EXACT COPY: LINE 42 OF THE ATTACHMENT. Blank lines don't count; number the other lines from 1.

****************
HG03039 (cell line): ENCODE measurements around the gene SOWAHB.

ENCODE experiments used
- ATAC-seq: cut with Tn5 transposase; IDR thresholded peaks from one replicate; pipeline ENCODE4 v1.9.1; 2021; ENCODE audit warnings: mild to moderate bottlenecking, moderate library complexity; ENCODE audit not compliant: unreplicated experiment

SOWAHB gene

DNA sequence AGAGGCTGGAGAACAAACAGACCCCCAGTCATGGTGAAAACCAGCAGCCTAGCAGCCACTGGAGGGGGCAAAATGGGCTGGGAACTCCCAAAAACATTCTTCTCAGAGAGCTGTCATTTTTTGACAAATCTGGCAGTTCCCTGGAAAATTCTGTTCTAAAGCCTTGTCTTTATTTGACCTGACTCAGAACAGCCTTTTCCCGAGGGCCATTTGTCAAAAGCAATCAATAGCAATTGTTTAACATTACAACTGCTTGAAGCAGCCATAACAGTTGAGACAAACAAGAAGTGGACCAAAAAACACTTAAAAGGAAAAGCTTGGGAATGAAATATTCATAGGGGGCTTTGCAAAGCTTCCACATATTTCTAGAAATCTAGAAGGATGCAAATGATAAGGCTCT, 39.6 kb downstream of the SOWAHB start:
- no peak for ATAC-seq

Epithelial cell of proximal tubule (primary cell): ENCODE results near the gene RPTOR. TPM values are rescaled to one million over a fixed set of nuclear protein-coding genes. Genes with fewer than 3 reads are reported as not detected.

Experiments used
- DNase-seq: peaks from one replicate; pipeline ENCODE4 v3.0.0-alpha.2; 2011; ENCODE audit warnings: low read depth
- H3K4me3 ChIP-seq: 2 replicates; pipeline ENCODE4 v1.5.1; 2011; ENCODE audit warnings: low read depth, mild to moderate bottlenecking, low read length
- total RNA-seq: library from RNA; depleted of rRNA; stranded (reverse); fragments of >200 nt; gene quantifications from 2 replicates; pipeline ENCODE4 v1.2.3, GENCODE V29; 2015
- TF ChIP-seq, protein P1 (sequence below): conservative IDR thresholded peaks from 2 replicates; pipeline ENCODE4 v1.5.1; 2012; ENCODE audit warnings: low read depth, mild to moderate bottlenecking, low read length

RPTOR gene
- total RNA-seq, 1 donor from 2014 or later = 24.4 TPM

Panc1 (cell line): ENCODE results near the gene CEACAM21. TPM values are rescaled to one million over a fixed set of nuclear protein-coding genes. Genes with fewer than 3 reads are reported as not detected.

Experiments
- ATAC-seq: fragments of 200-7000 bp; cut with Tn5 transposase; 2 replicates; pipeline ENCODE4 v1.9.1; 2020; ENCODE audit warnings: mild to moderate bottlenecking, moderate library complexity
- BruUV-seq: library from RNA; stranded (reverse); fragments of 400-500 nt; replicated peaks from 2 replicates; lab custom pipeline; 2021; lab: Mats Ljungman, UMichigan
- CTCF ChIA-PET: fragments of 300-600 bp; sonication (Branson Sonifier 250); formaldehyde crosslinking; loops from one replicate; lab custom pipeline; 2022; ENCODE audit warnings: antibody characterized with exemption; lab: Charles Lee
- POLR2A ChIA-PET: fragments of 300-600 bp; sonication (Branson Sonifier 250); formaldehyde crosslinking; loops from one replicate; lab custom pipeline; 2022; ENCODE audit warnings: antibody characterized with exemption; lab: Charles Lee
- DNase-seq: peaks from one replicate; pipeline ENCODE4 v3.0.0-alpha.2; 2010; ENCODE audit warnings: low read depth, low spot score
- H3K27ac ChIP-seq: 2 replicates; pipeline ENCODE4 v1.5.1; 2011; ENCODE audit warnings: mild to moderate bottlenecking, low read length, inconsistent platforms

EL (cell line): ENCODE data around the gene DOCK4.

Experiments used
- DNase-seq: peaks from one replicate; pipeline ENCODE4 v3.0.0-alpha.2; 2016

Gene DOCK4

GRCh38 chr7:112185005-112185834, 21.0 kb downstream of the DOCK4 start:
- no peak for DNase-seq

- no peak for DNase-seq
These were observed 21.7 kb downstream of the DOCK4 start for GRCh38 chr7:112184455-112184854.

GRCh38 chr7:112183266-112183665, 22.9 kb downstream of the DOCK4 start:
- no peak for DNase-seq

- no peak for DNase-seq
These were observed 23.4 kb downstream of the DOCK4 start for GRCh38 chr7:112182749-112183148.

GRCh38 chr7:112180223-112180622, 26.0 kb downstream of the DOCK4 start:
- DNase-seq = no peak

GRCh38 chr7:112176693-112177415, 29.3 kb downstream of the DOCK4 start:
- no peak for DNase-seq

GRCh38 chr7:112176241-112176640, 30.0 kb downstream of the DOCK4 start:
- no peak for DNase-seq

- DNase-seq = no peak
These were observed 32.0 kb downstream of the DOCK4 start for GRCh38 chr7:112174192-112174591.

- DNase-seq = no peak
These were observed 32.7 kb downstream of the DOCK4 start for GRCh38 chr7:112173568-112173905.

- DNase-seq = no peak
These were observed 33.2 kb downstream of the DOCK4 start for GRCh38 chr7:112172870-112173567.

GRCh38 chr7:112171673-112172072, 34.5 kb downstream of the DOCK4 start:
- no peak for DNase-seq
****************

These were observed 32.0 kb downstream of the DOCK4 start for GRCh38 chr7:112174192-112174591.